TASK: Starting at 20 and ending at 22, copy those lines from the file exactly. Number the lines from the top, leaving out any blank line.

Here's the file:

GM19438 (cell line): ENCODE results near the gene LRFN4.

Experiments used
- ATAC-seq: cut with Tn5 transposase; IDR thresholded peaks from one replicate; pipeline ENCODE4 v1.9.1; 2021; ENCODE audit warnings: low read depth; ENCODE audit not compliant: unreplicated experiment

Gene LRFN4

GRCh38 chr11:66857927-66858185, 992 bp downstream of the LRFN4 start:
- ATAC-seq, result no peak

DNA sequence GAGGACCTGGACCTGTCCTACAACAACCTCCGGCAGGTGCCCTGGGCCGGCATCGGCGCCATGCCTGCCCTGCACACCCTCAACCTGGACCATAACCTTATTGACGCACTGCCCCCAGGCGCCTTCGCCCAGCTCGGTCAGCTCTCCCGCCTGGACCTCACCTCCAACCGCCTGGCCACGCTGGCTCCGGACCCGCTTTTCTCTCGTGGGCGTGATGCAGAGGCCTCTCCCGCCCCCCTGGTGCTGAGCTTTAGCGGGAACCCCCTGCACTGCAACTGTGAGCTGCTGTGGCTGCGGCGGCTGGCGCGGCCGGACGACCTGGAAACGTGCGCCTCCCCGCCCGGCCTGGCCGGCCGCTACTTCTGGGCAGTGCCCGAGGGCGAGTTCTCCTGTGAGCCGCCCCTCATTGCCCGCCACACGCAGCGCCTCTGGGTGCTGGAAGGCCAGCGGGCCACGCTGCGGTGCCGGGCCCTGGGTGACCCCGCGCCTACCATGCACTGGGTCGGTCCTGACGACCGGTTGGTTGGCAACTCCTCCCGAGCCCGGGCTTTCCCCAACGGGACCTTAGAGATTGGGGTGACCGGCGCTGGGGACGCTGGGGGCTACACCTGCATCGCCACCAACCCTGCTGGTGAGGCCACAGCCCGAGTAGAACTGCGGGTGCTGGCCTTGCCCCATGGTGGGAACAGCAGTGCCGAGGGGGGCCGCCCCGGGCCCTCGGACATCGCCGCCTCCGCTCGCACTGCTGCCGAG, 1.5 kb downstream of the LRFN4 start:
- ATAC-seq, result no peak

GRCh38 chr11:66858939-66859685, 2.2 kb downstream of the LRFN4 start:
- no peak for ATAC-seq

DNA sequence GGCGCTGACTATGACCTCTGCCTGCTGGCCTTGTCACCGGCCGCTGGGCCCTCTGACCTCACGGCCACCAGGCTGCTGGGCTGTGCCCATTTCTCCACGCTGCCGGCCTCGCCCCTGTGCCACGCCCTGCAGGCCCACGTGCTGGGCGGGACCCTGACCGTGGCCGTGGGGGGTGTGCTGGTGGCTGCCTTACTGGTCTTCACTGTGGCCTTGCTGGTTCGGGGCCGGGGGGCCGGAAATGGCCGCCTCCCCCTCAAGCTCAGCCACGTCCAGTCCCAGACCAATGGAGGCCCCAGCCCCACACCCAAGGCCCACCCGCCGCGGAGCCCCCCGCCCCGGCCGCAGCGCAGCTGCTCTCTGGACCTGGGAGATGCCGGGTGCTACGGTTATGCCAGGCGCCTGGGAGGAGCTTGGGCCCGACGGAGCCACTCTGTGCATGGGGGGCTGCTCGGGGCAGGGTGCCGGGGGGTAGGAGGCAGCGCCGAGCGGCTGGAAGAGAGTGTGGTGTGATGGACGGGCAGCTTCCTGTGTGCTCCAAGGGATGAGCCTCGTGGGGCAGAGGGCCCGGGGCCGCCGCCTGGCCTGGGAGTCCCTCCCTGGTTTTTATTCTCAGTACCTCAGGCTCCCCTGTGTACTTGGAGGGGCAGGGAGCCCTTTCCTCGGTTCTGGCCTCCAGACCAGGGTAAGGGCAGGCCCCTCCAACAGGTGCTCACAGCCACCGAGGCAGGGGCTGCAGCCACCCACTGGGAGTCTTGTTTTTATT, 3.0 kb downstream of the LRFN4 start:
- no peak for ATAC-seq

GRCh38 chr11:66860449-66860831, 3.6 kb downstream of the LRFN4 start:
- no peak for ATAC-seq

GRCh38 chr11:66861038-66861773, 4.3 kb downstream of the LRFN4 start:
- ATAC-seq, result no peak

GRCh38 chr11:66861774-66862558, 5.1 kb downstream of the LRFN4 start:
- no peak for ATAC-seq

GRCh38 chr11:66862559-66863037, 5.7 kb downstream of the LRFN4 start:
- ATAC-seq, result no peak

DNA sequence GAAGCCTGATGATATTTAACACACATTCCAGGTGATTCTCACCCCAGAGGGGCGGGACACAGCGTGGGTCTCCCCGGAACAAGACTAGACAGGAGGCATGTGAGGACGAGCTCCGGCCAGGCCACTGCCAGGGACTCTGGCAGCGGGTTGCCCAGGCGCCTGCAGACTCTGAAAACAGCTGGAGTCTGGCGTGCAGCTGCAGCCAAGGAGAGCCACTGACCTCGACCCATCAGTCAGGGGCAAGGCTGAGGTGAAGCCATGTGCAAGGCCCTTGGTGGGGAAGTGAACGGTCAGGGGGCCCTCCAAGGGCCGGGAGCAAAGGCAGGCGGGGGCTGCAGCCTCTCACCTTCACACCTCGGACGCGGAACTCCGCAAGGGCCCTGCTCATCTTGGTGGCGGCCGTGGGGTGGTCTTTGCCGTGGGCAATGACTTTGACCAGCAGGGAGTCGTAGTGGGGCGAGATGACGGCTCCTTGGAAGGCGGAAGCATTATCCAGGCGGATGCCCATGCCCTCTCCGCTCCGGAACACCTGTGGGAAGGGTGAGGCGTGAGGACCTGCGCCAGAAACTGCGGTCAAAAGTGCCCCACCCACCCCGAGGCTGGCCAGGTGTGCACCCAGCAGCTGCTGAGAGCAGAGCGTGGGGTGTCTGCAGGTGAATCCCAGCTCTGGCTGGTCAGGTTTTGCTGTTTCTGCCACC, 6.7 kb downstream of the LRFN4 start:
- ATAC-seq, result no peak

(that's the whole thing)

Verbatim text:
- ATAC-seq, result no peak

DNA sequence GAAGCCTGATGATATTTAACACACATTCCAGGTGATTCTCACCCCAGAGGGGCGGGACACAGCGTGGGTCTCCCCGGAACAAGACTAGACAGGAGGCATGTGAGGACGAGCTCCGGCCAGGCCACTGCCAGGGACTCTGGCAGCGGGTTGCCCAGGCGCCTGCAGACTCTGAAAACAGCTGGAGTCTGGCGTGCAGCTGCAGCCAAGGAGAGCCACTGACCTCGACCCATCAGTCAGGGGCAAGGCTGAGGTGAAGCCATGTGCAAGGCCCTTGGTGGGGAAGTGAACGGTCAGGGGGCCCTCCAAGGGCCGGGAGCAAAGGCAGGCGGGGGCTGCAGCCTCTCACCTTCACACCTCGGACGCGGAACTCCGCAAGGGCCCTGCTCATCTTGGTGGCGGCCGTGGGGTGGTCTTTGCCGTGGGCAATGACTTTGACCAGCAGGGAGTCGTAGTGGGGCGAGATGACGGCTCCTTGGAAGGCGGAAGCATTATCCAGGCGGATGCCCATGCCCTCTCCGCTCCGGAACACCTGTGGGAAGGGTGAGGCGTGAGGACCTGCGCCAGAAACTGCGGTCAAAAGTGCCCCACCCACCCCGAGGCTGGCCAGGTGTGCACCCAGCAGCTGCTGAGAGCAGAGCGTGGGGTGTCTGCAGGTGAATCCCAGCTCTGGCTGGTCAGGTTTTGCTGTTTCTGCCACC, 6.7 kb downstream of the LRFN4 start:
- ATAC-seq, result no peak